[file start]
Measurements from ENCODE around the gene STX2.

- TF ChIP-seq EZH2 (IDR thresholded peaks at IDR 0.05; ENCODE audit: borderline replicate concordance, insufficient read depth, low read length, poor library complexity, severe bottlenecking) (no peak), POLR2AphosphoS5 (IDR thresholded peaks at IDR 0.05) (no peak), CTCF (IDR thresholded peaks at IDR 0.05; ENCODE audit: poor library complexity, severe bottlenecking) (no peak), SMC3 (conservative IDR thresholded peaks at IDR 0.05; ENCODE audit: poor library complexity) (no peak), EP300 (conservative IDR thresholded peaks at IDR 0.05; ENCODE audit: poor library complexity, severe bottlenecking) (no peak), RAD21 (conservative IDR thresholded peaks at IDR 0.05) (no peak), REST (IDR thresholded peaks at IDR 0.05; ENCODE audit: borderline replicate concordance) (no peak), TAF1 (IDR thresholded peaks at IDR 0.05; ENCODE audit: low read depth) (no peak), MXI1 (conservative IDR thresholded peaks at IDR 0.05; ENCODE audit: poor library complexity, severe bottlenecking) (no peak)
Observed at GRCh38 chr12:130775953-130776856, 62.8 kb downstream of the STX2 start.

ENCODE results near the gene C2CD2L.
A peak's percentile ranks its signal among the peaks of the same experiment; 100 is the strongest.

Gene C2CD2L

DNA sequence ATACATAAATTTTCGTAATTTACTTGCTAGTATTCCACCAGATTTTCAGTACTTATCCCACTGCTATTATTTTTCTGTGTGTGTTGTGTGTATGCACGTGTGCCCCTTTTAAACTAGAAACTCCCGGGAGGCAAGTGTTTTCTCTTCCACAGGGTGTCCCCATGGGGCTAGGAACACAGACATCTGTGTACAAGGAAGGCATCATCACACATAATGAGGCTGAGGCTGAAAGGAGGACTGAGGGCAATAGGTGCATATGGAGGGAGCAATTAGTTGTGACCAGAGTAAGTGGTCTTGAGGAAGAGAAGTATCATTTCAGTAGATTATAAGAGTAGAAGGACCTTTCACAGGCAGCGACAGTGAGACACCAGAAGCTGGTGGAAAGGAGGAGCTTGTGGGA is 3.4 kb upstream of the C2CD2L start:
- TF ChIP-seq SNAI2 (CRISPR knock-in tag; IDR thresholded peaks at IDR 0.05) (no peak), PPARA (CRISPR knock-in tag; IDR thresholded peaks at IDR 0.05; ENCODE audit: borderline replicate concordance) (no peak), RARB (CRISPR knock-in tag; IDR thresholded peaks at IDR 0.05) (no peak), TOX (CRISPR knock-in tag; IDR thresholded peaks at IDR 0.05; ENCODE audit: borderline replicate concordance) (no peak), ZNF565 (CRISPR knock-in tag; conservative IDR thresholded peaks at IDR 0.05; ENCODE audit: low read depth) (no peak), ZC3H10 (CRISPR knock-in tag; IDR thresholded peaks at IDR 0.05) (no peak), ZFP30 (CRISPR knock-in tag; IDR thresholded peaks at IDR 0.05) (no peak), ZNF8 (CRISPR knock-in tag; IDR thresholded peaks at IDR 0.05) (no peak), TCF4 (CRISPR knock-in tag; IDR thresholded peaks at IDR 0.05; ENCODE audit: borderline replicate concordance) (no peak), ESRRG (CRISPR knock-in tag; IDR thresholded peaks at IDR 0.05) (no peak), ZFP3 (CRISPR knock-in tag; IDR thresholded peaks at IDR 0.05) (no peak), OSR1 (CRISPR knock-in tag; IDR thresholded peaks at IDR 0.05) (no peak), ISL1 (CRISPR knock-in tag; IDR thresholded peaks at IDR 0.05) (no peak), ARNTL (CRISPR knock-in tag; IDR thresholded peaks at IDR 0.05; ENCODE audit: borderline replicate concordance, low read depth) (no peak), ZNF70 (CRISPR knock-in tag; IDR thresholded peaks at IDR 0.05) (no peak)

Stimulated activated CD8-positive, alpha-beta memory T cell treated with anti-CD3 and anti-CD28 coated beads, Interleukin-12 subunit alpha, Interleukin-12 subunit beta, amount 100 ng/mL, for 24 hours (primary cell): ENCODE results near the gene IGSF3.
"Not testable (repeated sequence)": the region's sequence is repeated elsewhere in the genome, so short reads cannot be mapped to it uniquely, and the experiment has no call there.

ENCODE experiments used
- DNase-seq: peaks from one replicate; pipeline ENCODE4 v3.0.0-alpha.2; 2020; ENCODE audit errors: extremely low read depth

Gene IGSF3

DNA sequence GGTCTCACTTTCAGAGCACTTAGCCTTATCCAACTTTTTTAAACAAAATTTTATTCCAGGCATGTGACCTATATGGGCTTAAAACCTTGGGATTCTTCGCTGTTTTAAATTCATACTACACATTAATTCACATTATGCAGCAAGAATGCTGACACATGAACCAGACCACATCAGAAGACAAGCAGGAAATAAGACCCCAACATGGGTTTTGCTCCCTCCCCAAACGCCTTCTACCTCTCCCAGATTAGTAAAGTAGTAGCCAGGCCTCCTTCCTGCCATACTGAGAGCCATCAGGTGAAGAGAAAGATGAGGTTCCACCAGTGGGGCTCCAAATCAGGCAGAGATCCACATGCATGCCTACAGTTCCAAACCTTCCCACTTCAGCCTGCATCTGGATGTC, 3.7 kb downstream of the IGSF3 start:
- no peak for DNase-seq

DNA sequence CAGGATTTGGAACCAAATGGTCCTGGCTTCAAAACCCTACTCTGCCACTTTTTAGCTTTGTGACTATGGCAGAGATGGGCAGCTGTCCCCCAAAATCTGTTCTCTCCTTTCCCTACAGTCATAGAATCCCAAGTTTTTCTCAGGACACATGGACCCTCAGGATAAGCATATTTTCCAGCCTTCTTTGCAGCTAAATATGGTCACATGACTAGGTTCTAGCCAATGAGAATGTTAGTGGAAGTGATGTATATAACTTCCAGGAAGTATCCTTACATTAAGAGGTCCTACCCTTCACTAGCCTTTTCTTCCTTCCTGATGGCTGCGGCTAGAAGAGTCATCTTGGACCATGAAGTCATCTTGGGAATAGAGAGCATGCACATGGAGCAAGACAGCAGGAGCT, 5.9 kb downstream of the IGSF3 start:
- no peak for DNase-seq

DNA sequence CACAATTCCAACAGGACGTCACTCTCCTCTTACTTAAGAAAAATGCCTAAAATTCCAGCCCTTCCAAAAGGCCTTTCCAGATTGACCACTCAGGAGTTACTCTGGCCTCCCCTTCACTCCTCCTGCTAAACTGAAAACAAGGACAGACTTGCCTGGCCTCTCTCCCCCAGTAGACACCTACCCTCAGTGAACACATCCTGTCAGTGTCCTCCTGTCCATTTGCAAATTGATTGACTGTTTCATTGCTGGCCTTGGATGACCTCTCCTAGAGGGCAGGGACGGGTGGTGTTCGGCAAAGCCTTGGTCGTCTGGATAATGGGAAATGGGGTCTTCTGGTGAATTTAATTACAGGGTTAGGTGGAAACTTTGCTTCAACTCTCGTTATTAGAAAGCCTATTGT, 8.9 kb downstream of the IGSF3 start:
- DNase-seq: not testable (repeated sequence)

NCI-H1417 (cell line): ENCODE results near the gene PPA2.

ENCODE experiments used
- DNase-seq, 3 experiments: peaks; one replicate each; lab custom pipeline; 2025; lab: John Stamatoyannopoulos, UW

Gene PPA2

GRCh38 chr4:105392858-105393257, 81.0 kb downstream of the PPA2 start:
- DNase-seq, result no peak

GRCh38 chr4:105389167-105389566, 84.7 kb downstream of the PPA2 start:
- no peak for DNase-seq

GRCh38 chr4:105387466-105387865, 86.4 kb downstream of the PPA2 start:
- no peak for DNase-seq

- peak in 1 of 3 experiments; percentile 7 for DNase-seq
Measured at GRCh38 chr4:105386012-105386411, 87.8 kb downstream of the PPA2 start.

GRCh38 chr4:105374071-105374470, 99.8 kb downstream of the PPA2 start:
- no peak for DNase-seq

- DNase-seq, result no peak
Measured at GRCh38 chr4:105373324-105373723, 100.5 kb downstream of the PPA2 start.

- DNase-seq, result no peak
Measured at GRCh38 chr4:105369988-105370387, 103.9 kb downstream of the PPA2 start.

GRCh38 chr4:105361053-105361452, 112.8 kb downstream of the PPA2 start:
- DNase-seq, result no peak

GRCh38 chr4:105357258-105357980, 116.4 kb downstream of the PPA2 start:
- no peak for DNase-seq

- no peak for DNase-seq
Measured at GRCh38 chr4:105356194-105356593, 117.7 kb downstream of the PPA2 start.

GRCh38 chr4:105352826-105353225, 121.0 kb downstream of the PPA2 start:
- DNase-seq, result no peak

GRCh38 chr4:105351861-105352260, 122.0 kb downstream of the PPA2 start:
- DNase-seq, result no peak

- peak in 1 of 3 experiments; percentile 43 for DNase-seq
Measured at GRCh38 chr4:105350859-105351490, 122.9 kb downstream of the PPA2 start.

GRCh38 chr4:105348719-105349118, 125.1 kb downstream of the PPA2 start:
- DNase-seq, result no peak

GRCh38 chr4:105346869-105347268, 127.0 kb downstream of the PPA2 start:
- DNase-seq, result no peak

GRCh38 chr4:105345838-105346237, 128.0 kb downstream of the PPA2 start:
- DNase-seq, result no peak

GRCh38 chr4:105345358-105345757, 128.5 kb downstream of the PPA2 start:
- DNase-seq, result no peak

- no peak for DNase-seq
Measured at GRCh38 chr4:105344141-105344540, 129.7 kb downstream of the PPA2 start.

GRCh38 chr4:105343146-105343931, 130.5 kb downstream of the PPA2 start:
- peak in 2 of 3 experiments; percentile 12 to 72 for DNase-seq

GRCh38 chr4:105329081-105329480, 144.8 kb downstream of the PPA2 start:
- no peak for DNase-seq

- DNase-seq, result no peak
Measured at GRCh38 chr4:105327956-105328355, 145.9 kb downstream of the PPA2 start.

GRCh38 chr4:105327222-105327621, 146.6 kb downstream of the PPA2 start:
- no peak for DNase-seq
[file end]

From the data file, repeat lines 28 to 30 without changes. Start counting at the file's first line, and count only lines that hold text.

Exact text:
GRCh38 chr4:105387466-105387865, 86.4 kb downstream of the PPA2 start:
- no peak for DNase-seq

- peak in 1 of 3 experiments; percentile 7 for DNase-seq